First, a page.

Iterate through rows

dplyr
tidyr
purrr

#1

hello! i have data where respondents have a 0-1 relative ranking of item preference; i want to convert this data to respondent-level ranks. for example:

matrix(runif(9), nrow = 3)
a b c
0.2117986 0.4388764 0.4204525
0.5432499 0.9655715 0.9454483
0.7874891 0.3301020 0.4823072

I’d like the data above to become:

a b c
3 1 2
3 1 2
1 3 2

My hunch was to use pmap and rank, but I consistently receive an error having to do with unused arguments (not sure if it’s coming from using pmap or rank.

Help? Should I be using a different function or package? Would rather not use apply, though I know how to.


#2

Maybe there is shorter way. But this should work.

library(tidyr)
library(dplyr)
proba <- matrix(runif(9), nrow = 3)

  proba %>%
  as.tibble() %>% 
  rowid_to_column(var = "rowid") %>% 
  gather(key = letter, value = prob, -rowid) %>%
  group_by(rowid) %>%  
  mutate(rank = rank(prob)) %>%  
  select(-prob) %>% 
  spread(key = letter, value = rank)


#3

There are some oddities here because rank needs a non-list vector, but pmap_df (really dplyr::bind_rows) needs a list, so you need something like

library(tidyverse)

df <- data_frame(a = c(0.2117986, 0.5432499, 0.7874891), 
                 b = c(0.4388764, 0.9655715, 0.330102), 
                 c = c(0.4204525, 0.9454483, 0.4823072))

pmap_df(df, ~as.list(rank(-c(...))))
#> # A tibble: 3 x 3
#>       a     b     c
#>   <dbl> <dbl> <dbl>
#> 1     3     1     2
#> 2     3     1     2
#> 3     1     3     2

#4

wow. thanks! it certainly would get the job done but seems suuuuper excessive


#5

This worked perfectly! Can you explain what the c(...) is indicating? I understand you negate it so that the largest numbers are ranked first.


#6

The pmap_df line could be rewritten more verbosely like this:

temp_fun <- function(...) {
  arg_vector <- c(...)
  rank_vector <- rank(-arg_vector)
  rank_list <- as.list(rank_vector)
  return(rank_list)
}

pmap_df(df, temp_fun)

The ... is the argument list that pmap_df passes to temp_fun. So, for the first row, pmap_df calls temp_fun as:

temp_fun(a = 0.2117986, b = 0.4388764, c = 0.4204525)

The function then passes that argument list to c, which converts it to a vector. The rest of the processing is more standard.


#7

I like @alistaire’s solution, but I also like using these interesting questions to show off lesser known functions.

purrr::transpose() is a pretty neat one if you’ve never used it. Essentially for this data frame it turns each row into its own named list, and then combines the list-rows together in one master list. The documentation says it turns a list ‘inside-out’.

magrittr::multiply_by() is also nice for multiplying by a number in a pipe chain.

library(dplyr)
library(purrr)
library(magrittr)

df <- data_frame(a = c(0.2117986, 0.5432499, 0.7874891),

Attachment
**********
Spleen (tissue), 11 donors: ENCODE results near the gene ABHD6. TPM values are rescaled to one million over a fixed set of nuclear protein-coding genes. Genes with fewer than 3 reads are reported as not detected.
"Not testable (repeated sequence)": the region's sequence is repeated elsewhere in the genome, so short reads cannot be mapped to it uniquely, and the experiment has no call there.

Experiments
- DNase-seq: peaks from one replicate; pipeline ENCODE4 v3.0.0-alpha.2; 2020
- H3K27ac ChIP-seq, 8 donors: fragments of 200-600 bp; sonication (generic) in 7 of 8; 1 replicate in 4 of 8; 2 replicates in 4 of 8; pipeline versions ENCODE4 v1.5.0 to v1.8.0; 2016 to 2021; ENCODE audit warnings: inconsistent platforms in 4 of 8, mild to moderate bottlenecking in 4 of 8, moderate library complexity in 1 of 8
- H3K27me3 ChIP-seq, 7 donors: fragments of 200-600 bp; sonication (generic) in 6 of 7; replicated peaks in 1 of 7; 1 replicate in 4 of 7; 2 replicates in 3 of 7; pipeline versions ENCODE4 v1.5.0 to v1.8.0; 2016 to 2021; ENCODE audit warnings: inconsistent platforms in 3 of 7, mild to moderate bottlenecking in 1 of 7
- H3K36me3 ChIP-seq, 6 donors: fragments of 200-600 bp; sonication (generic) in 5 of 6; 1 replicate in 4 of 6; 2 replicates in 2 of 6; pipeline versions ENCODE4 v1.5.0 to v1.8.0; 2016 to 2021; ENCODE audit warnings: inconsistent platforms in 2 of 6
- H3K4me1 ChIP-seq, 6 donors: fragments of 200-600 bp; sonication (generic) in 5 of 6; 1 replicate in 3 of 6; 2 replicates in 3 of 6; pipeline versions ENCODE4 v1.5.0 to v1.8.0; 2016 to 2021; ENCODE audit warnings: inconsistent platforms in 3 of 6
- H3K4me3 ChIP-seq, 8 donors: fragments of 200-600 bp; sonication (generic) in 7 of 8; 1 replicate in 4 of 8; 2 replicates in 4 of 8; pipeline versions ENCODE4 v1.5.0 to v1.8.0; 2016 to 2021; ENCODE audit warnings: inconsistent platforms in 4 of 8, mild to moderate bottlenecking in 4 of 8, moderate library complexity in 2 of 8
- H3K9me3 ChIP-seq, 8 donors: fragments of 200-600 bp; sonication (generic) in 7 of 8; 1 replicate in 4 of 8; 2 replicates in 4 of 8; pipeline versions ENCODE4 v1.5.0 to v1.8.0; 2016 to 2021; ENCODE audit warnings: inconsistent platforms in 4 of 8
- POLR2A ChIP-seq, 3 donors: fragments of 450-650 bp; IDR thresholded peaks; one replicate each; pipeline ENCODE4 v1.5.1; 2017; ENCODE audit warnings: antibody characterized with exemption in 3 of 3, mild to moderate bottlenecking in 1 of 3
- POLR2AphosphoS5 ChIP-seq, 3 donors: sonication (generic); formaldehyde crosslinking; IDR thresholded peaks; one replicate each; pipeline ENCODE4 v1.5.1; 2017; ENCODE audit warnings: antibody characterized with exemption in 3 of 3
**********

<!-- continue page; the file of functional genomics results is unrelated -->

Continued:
b = c(0.4388764, 0.9655715, 0.330102), 
                 c = c(0.4204525, 0.9454483, 0.4823072))

df %>%
  transpose() %>%
  map(~unlist(.x) %>% multiply_by(-1) %>% rank() %>% as.list()) %>%
  bind_rows()
#> # A tibble: 3 x 3
#>       a     b     c
#>   <dbl> <dbl> <dbl>
#> 1  3.00  1.00  2.00
#> 2  3.00  1.00  2.00
#> 3  1.00  3.00  2.00

#8

@davis if you tweak your example to use map_df then bind_rows is no longer needed (in the interests of further showing off some of the lesser known functions! :smile: )

library(dplyr)
library(purrr)
library(magrittr)

df <- data_frame(a = c(0.2117986, 0.5432499, 0.7874891), 
                 b = c(0.4388764, 0.9655715, 0.330102), 
                 c = c(0.4204525, 0.9454483, 0.4823072))

df1 <- df %>%
  transpose() %>%
  map(~unlist(.x) %>% multiply_by(-1) %>% rank() %>% as.list()) %>%
  bind_rows()

df2 <- df %>%
  transpose() %>%
  map_df(~unlist(.) %>% multiply_by(-1) %>% rank() %>% as.list())

identical(df1, df2)
#> [1] TRUE

#9

c(...) collects the parameters passed to the function into a vector. If you don’t, and just wrote rank(...) (ignoring the negation for a second), R will splice each parameter into the call, calling

rank(a = 0.2117986, b = 0.4388764, c = 0.4204525)
#> Error in rank(a = 0.2117986, b = 0.4388764, c = 0.4204525): unused arguments (a = 0.2117986, b = 0.4388764, c = 0.4204525)

which fails, as there aren’t such parameters in rank. Even unnamed, the values won’t work nicely for the first three parameters that do exist:

rank(0.2117986, 0.4388764, 0.4204525)
#> Error in match.arg(ties.method): 'arg' must be NULL or a character vector

Instead, c collects the dots into a vector, which is passed to the first x parameter of rank, akin to

rank(c(a = 0.2117986, b = 0.4388764, c = 0.4204525))
#> a b c 
#> 1 3 2

Why that result has to be coerced to a list for bind_rows to work is unclear. It’s true that it’s rare to have a vector that should be row-bound into a data frame (usually the parameters are data frames or lists so they can handle multiple types), but it’s entirely possible, as this example shows. In base R, rbind handles the cases identically, returning matrices:

rbind(c(a = 1, b = 2, c = 3), 
      c(a = 4, b = 5, c = 6))
#>      a b c
#> [1,] 1 2 3
#> [2,] 4 5 6

rbind(list(a = 1, b = 2, c = 3), 
      list(a = 4, b = 5, c = 6))
#>      a b c
#> [1,] 1 2 3
#> [2,] 4 5 6

Given that bind_rows—like all dplyr verbs—always returns a data frame, I’m not sure there’s a rationale for not handling this case.


#10

transpose would definitely work–I didn’t think of it but it strikes me as being kind of inelegant…but I suppose beggars can’t be choosers